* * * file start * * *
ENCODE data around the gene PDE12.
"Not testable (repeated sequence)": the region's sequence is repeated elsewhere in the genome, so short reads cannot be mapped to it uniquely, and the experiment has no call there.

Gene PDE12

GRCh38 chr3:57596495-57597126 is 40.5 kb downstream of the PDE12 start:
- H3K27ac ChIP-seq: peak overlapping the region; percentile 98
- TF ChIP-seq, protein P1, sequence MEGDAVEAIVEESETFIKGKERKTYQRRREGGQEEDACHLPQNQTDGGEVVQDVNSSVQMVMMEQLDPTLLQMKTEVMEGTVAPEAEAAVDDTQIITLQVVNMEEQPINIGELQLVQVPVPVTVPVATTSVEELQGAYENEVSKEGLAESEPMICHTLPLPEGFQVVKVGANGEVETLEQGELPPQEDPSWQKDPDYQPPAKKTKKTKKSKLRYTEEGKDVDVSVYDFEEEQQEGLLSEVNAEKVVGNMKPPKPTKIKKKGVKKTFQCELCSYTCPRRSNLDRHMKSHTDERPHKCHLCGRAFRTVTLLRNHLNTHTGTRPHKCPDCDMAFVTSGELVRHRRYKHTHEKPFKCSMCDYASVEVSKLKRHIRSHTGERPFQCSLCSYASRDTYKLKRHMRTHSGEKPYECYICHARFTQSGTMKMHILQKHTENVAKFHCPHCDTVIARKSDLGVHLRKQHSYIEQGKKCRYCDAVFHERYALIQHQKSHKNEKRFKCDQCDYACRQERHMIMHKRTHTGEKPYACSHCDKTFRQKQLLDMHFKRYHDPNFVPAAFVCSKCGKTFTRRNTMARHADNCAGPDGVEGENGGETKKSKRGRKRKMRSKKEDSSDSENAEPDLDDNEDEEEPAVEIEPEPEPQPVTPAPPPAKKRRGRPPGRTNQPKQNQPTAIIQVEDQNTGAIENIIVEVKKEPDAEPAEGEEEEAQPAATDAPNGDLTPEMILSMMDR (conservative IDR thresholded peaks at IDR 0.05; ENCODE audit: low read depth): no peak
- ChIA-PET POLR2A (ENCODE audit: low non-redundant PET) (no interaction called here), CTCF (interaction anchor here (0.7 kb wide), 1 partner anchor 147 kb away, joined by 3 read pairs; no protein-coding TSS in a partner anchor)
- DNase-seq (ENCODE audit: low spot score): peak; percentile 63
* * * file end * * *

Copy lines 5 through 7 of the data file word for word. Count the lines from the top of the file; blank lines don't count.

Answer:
- H3K27ac ChIP-seq: peak overlapping the region; percentile 98
- TF ChIP-seq, protein P1, sequence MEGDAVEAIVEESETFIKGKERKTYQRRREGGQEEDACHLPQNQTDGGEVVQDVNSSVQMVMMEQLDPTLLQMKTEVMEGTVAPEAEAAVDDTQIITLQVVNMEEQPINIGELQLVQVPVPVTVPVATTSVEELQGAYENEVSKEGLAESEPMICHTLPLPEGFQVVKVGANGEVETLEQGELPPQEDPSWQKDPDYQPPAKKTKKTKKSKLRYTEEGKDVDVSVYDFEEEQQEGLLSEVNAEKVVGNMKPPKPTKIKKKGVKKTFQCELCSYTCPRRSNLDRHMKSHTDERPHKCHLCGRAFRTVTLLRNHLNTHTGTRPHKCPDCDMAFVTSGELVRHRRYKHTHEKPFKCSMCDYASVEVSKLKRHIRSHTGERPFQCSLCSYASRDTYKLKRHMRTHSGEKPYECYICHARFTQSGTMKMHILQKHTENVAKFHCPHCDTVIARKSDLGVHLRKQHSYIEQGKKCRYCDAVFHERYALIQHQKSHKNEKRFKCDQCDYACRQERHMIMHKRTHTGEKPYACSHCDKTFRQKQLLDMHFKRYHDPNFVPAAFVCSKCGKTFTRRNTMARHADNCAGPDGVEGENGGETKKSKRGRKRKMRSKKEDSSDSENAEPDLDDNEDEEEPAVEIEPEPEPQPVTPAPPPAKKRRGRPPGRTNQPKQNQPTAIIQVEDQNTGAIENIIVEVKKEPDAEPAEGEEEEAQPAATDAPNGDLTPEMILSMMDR (conservative IDR thresholded peaks at IDR 0.05; ENCODE audit: low read depth): no peak
- ChIA-PET POLR2A (ENCODE audit: low non-redundant PET) (no interaction called here), CTCF (interaction anchor here (0.7 kb wide), 1 partner anchor 147 kb away, joined by 3 read pairs; no protein-coding TSS in a partner anchor)